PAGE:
Right. So that your on-off ramps can flow right in. So the more data you bring in, the more data you take off on this highway. The more lanes you have, the faster that traffic flows.

Alexander McCaig (08:51):

So then let me ask, is it variable then? So, say I do pump in a couple million people at one time, which would naturally bog down any regular cell tower with the back-haul system that they have currently set up.

Mathis Shinnick (09:00):


Alexander McCaig (09:01):

Do you guys have an adaptive model where it'll just naturally expand to the amount of people coming in and it can manage that throughput or do you have to set that ahead of time?

Mathis Shinnick (09:08):

Well, what we do right now is, there's networking to all of this. That is a part of some of the partners that we've got.

Alexander McCaig (09:16):


Mathis Shinnick (09:17):

So we're not at this point network companies, we're connectivity in a sense of that back haul. So we set our upside limit at 10 times, 20 times is what's available now.

Alexander McCaig (09:31):


Mathis Shinnick (09:32):

I say that because that's 10 gigabits a second and I'll come back to that number because it's what the off the shelf electronics...

Alexander McCaig (09:39):

Can handle at the moment?

Mathis Shinnick (09:41):

... can handle right now.

Alexander McCaig (09:41):


Mathis Shinnick (09:42):

We're designing our own high speed electronics so that we can go 20, 25. And our chips have been tested at 25 and higher, so we know that we can keep increasing the upside. Now, the only necessary thing that we would have to do in that situation is either swap out the electronic board or the device itself to go from 10 gigabits to 20 gigabits. But in most situations where you've got that 10 gigabit capability, 10 gigabits per second capability, it'll take years before the data demand utilize this, that.

Alexander McCaig (10:21):

So, you're saying there's essentially a plug and play technology to the way you've designed this. So the way everybody typically gets screwed on most infrastructures, especially the ones that are here that states opt into, is that they put it in and then it's almost impossible to update later and it took so much debt to front load this thing to get the infrastructure in place.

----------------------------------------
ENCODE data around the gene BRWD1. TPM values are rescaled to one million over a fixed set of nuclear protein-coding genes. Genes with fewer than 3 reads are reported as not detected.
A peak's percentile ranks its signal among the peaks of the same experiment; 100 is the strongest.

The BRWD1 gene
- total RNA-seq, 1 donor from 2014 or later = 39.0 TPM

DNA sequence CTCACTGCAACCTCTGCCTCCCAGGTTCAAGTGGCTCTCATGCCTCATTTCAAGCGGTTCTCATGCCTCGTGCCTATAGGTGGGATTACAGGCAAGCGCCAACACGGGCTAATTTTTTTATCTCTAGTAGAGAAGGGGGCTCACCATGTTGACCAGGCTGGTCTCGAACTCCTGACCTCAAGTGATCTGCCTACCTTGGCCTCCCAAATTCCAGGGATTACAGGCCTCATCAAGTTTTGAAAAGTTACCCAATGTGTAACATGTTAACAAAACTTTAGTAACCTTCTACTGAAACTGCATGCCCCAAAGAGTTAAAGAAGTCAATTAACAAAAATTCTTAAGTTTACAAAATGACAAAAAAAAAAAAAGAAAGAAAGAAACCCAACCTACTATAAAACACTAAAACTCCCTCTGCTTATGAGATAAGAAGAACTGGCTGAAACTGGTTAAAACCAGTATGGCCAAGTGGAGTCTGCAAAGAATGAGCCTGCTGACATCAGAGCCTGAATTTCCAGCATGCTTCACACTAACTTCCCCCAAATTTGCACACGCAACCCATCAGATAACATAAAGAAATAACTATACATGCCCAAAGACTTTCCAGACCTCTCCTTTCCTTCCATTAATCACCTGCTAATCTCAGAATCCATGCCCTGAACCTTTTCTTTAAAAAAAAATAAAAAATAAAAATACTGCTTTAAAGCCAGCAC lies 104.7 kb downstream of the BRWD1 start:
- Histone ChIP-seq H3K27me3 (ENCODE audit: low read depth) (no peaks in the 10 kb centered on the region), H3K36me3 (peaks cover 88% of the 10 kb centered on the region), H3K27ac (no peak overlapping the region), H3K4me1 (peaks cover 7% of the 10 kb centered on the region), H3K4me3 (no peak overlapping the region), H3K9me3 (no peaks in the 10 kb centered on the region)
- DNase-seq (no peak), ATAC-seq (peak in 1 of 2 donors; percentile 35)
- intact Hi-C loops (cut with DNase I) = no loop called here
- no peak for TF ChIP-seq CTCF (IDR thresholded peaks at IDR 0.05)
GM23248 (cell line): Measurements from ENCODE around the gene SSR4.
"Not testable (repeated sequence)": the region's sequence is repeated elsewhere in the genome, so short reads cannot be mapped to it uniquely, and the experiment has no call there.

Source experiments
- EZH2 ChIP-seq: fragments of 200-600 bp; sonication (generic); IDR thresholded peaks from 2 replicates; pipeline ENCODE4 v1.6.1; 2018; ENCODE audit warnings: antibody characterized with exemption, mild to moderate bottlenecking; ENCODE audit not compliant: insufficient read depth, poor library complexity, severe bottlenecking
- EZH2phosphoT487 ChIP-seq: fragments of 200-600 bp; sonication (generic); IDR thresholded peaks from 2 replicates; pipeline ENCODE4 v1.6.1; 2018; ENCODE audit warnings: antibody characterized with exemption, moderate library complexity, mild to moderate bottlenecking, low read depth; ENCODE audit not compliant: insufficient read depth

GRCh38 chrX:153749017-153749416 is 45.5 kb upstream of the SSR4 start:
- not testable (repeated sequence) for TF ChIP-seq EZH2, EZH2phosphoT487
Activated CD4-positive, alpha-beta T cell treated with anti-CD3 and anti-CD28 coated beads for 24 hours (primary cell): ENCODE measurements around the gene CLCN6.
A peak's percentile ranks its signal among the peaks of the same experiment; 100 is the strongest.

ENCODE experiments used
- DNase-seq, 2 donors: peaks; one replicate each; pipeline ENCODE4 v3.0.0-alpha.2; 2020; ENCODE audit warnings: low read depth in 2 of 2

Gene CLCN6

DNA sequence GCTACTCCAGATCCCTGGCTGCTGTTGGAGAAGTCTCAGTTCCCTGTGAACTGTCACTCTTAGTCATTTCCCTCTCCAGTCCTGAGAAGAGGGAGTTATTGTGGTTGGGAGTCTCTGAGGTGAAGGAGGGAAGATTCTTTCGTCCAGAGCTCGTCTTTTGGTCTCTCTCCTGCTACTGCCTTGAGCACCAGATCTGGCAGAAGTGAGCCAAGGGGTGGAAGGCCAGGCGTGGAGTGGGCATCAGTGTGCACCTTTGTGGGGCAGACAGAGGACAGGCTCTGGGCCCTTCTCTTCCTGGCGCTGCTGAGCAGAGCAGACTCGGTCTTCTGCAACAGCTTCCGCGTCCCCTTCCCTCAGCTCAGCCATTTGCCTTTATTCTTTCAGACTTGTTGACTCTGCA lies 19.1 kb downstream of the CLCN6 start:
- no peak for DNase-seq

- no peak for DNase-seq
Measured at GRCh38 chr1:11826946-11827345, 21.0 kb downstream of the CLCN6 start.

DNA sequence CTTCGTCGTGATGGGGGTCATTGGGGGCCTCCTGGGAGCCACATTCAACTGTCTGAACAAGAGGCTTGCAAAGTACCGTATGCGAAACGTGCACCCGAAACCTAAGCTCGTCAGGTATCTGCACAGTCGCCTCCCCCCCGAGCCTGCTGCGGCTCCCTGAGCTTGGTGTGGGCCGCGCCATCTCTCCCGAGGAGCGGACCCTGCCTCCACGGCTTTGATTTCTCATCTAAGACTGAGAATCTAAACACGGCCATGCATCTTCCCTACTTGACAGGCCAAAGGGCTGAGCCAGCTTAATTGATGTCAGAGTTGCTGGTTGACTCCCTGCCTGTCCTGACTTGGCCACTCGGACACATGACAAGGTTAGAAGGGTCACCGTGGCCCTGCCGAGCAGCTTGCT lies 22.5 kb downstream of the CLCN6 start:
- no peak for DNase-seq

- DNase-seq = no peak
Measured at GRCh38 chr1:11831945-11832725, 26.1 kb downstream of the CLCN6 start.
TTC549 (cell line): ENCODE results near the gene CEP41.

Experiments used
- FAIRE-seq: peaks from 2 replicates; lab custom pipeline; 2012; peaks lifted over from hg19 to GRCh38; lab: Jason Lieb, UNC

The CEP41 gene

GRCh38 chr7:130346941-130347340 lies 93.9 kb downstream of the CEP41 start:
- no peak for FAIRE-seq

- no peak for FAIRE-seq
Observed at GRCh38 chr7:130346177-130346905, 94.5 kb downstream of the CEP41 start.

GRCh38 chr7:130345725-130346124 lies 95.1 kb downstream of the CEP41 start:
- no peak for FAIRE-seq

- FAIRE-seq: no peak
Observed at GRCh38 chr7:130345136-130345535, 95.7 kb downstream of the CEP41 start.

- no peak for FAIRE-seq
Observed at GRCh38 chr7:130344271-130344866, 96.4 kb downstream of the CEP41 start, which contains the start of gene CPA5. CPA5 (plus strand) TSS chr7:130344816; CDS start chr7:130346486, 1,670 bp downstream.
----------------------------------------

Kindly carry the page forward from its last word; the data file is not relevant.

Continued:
Mathis Shinnick (10:40):


Alexander McCaig (10:40):

I felt like, oh, we're going to keep this for... They we're incentivized to keep this for a while. Look how much we paid for in the beginning.

Mathis Shinnick (10:46):


Alexander McCaig (10:46):

In sense of the cost structure, installation, accessibility, and the ability to upgrade to the future as we do increase that sort of data throughput, are you guys able to adapt with that at OptiPulse?

Mathis Shinnick (10:59):

Yes. Yes.

Alexander McCaig (11:01):

Prove it. Tell me.

Mathis Shinnick (11:02):

We like to say we're complimentary.

Alexander McCaig (11:04):


Mathis Shinnick (11:05):

Right? So you've got existing fiber in the ground and you're a fiber operator. And you're looking at trying to get to that next community. And you know it's going to cost you $30,000 to go one mile in New Mexico softer, maybe 80,000 to go in some other environment. If you're in a city, it's going to cost much more than that just to go a mile. Right?

Alexander McCaig (11:29):


Mathis Shinnick (11:29):

So between that point, where fiber ends, you simply put in a link and the fiber comes up to our emitter detector and it goes to that community. Now they can backfill that, right? They can backfill that if they really want to get fiber there, but they have an immediate access to a market [inaudible 00:11:49] expert. Now, cost points all very relevant, proven. Right?

Alexander McCaig (11:53):


Mathis Shinnick (11:53):

So John Joseph, who's the inventor of this technology, my business partner and this phenomenally bright mind was able to design something that for the source of the light costs less than a dollar, and in volume production will be far less than that.

Alexander McCaig (12:09):


Mathis Shinnick (12:09):

So we've got an emitter source, but you compare it to other communication better sources in the wireless spectrum, both radio frequency as well as light, and we're a tenth or a thousandth the cost of those devices. And we use far less energy to operate it and the electronics to run it, or maybe a $50, $25 in volume, $10 look phonics board.

Alexander McCaig (12:38):


Mathis Shinnick (12:38):